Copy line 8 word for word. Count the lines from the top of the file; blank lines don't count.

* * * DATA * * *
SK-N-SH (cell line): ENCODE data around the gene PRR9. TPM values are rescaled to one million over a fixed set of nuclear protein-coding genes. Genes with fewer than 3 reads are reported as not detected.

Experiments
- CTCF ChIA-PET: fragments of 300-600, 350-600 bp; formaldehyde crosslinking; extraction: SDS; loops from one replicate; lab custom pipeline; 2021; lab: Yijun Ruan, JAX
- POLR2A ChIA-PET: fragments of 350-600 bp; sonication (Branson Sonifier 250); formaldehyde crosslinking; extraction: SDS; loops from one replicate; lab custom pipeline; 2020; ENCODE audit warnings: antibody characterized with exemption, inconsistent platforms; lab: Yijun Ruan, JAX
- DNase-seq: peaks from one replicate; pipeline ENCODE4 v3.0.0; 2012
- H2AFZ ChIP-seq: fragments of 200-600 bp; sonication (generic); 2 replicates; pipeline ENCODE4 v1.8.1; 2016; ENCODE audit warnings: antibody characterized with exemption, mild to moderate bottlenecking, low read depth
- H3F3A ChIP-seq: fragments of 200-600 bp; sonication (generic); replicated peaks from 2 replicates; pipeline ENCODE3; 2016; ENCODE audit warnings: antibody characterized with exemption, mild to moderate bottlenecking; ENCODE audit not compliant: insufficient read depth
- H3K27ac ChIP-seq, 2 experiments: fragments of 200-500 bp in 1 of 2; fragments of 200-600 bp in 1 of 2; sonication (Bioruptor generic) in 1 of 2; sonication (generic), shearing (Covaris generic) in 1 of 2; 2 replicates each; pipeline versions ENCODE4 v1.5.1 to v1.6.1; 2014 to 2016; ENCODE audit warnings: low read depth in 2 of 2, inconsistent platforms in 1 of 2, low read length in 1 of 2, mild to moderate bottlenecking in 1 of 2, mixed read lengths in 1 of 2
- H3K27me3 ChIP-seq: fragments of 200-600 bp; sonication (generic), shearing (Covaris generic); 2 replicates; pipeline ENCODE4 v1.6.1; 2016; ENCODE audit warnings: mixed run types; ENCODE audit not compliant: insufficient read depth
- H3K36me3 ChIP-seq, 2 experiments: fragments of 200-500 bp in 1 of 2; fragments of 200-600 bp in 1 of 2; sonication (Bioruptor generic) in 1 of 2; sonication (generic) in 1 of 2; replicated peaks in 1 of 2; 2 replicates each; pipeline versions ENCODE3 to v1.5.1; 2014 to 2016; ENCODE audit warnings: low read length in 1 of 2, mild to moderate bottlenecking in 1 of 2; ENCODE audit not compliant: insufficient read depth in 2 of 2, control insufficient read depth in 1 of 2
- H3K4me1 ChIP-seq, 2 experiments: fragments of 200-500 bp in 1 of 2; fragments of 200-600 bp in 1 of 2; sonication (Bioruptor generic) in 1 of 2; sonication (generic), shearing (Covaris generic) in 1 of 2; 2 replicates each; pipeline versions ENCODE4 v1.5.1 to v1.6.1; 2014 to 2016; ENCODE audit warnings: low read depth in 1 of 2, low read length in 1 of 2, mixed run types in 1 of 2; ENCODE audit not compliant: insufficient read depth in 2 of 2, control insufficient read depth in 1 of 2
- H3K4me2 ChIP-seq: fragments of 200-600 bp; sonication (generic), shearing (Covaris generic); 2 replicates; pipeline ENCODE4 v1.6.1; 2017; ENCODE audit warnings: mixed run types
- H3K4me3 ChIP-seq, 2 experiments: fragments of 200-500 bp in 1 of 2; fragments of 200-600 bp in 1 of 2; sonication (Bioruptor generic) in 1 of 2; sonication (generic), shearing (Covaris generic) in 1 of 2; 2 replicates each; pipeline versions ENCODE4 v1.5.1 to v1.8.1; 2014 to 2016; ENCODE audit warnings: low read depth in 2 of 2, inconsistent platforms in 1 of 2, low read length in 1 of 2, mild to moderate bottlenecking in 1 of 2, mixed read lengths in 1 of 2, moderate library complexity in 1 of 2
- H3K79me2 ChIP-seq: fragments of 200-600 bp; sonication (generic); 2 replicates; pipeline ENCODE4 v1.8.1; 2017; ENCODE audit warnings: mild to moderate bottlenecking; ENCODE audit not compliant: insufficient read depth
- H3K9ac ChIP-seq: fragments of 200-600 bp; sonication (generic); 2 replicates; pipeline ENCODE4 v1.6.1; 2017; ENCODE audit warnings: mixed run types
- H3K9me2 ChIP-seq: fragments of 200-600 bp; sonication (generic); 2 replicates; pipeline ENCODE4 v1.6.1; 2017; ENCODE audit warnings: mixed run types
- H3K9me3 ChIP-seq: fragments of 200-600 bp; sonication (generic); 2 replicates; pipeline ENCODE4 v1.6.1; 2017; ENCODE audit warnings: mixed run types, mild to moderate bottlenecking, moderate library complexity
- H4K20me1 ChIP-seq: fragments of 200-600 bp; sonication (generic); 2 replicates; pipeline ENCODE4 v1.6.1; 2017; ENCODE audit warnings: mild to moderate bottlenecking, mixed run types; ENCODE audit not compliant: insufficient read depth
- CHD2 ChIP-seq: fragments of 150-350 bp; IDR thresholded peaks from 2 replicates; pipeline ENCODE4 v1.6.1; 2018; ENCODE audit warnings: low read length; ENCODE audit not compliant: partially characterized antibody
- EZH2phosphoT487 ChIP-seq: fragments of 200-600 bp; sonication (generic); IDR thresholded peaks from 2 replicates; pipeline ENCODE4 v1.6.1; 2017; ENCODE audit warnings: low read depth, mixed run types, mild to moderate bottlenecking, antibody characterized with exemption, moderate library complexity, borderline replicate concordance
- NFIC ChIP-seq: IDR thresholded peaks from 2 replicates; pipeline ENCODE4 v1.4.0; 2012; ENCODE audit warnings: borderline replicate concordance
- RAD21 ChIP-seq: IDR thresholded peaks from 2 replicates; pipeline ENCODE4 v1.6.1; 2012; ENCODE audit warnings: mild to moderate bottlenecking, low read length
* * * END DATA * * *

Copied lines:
- H3K27ac ChIP-seq, 2 experiments: fragments of 200-500 bp in 1 of 2; fragments of 200-600 bp in 1 of 2; sonication (Bioruptor generic) in 1 of 2; sonication (generic), shearing (Covaris generic) in 1 of 2; 2 replicates each; pipeline versions ENCODE4 v1.5.1 to v1.6.1; 2014 to 2016; ENCODE audit warnings: low read depth in 2 of 2, inconsistent platforms in 1 of 2, low read length in 1 of 2, mild to moderate bottlenecking in 1 of 2, mixed read lengths in 1 of 2